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Caption: Choisir (Danehill Dancer (IRE)-Great Selection by Lunchtime (GB))
One of the main topics of conversation at Inglis Easter 2016 was about the second season sires. While vendors with yearlings to sell have a good reason for asking buyers to be cautious in their judgement, buyers want to see fast results for the big prices they spent in 2015.
The fascinating conversations around this topic all lead to one question. Is it possible to quantify WHEN to judge a stallion as a success or otherwise?
Before we even attempt to answer the question of timing, we have to answer the more straightforward question. Is it possible to judge IF a stallion is a failure? The odds of elevated commercial success are slim (around 5% of stallions); yet many stallions are successful in their own way, as sires of Gr.1 winners, or as solid bread and butter horses who churn out winners every week. And success, or failure, often is confused with value, or perceived value.
In an attempt to simplify this enough for the space allowed in a magazine, I have reduced this to a discussion about Gr.1-winning and producing stallions ONLY. Arion Pedigrees put together a query for me that included every stallion who stood in Australia and New Zealand with their first season between 1995 and 2012. This query covered 1942 stallions, among them 394 who were Gr.1 winners. For each Gr.1 winner, Arion Pedigrees included the date of the horse’s first win, first stakes win and first Gr.1 win. And then the same data for the first win of their progeny, first stakes winning progeny and first Gr.1-winning progeny. Of these 394 Gr.1-winning stallions, only 151 have left a Gr.1 winner (although some of the younger ones might still achieve this).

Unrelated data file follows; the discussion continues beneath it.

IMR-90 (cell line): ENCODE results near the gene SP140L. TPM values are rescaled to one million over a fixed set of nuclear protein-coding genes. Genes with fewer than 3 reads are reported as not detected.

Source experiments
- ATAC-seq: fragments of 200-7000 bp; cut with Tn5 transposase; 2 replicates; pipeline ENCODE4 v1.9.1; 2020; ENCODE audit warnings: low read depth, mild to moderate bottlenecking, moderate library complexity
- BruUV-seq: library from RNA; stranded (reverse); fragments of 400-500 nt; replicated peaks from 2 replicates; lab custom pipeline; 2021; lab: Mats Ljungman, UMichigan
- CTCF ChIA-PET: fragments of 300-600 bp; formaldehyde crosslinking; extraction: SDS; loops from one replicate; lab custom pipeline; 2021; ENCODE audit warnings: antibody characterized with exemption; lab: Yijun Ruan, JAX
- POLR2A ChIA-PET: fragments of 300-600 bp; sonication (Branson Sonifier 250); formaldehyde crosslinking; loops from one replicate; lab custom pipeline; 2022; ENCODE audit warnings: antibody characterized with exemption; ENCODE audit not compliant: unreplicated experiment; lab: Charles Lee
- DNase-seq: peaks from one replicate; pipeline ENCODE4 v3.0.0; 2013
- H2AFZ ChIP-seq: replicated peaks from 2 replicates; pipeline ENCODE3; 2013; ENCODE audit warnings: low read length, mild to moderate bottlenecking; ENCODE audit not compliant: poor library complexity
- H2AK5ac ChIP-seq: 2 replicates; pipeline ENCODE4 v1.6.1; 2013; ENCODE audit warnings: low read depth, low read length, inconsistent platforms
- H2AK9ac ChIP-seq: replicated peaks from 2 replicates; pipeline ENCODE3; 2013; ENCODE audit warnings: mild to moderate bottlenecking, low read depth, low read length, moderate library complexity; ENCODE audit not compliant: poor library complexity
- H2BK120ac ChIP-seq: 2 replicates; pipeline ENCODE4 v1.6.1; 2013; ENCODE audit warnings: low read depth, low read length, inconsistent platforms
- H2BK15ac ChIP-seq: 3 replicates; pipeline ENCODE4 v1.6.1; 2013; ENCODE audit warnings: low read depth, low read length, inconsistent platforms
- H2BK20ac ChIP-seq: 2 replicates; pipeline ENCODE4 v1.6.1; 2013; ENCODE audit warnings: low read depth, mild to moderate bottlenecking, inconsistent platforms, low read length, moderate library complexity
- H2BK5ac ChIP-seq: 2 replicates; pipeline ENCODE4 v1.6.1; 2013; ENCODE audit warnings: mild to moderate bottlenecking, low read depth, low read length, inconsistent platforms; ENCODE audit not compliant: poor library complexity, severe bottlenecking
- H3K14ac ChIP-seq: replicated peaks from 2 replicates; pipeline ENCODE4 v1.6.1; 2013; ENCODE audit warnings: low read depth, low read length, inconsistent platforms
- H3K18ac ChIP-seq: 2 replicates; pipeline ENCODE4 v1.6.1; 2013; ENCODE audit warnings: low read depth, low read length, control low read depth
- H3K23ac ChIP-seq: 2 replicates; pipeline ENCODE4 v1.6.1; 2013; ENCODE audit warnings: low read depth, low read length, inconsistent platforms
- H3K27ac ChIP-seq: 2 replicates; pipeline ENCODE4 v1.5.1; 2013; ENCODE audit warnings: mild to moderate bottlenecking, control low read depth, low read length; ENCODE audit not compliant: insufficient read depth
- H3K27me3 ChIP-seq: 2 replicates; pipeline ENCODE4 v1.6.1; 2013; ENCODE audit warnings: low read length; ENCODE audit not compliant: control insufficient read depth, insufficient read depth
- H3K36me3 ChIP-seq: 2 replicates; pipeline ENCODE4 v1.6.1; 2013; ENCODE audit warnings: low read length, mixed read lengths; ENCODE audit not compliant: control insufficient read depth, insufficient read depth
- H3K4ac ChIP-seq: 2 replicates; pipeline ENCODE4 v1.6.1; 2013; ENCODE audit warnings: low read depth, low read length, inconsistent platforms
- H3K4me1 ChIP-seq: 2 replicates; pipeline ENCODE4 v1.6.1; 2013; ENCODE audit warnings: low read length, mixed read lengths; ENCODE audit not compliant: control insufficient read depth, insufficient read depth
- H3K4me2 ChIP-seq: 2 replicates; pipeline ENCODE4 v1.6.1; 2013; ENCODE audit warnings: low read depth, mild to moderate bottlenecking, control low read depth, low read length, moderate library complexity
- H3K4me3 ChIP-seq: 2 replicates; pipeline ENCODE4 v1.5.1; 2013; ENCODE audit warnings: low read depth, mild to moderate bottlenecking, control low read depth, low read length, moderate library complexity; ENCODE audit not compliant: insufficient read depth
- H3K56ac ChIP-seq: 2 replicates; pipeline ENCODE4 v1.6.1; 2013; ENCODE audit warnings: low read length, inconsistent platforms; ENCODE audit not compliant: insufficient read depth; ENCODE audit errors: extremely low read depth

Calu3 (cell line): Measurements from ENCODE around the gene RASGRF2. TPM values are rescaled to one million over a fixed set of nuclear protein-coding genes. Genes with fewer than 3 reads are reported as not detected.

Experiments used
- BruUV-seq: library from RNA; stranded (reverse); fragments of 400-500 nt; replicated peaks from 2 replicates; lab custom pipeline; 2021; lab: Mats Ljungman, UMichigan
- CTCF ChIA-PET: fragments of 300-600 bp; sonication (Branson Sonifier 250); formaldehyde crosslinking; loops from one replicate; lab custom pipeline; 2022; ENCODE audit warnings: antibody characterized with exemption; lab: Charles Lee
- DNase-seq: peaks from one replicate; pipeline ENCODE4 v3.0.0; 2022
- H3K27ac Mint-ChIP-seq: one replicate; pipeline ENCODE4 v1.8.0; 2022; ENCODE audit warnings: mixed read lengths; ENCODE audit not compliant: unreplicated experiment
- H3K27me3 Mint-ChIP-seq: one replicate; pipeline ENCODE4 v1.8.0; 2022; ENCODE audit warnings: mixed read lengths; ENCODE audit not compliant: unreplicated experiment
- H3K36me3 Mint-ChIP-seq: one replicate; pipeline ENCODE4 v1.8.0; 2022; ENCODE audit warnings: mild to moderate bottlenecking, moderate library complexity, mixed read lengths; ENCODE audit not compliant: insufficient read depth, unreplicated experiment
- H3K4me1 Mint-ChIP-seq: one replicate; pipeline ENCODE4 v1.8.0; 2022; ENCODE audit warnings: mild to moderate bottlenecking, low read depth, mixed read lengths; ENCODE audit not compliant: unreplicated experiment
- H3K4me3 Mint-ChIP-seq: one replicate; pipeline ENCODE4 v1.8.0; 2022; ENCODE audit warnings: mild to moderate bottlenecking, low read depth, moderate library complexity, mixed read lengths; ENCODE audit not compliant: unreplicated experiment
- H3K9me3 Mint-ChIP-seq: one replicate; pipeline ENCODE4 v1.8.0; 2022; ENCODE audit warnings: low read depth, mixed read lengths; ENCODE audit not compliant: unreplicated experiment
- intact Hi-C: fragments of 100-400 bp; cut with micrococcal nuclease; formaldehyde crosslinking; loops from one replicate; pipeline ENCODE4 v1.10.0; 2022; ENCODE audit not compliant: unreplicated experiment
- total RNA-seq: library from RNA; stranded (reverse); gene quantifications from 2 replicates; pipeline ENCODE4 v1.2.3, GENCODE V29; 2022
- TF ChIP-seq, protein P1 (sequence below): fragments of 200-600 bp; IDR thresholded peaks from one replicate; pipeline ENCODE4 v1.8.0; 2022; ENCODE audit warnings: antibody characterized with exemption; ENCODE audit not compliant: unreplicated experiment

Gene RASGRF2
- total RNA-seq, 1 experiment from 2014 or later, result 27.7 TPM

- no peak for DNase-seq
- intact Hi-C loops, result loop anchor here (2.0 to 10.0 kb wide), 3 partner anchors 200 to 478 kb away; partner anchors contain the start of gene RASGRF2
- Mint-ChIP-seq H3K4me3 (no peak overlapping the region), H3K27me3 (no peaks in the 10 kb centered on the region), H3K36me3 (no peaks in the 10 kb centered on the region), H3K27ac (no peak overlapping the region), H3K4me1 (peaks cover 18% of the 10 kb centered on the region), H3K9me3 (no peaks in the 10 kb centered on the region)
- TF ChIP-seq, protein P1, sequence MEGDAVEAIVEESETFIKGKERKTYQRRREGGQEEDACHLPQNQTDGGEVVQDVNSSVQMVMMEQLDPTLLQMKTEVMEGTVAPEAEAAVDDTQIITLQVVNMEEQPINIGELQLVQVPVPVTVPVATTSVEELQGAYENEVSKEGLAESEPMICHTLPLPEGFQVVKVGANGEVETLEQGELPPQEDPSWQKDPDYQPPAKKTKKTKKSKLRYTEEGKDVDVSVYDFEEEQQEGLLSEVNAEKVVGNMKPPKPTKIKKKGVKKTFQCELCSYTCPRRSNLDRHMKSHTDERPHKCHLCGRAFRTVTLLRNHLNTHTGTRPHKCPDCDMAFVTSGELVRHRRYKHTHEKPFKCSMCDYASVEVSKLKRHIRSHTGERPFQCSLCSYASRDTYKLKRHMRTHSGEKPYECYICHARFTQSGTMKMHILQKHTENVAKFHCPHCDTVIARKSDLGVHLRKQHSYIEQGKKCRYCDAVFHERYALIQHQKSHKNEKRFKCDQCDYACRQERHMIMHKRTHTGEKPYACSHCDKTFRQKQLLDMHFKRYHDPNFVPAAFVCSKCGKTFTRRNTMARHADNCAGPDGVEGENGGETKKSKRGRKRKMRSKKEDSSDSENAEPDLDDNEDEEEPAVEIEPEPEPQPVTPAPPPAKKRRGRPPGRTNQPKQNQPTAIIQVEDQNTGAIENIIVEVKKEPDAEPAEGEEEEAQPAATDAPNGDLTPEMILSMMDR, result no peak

To make this data useful, I took the date the stallion officially turned two and counted the days until his first win. For example, the shortest time frame in our sample was Choisir (Danehill Dancer-Great Selection by Lunchtime). Officially a two year-old on August 1, 2001, he won his first race 52 days later on September 22, 2001. At the other end was Good Journey (Nureyev-Chimes of Freedom by Private Account); officially a two year-old on January 1, 1998, and a winner as a four year-old on November 17, 2000; a distance of 1051 days.
On average, our Gr.1 winners won their first race 272 days after turning two, or nine months after becoming two year-olds. The perception is that there is a premium paid for a precocious stallion, so it would be interesting to line this data up against their initial stud fee.
Back to the issue of timing, and I ran the same data for the progeny of our sample of Gr.1-winning stallions. The result was that the range of time to get the first winner was wider than for the stallions themselves. The fastest stallion to get a winner in our list of stallions was Al Akbar (Success Express-Gala Night by Blakeney), whose first winner Aka Bilk came just 35 days after his first crop turned two. The longest time it took for a stallion to get his first winner was a massive 2486 days after his first crop turned two. That’s nearly seven years, however, the stallion in question had only 18 foals in his first seven crops, so he is hardly representative of the typical situation.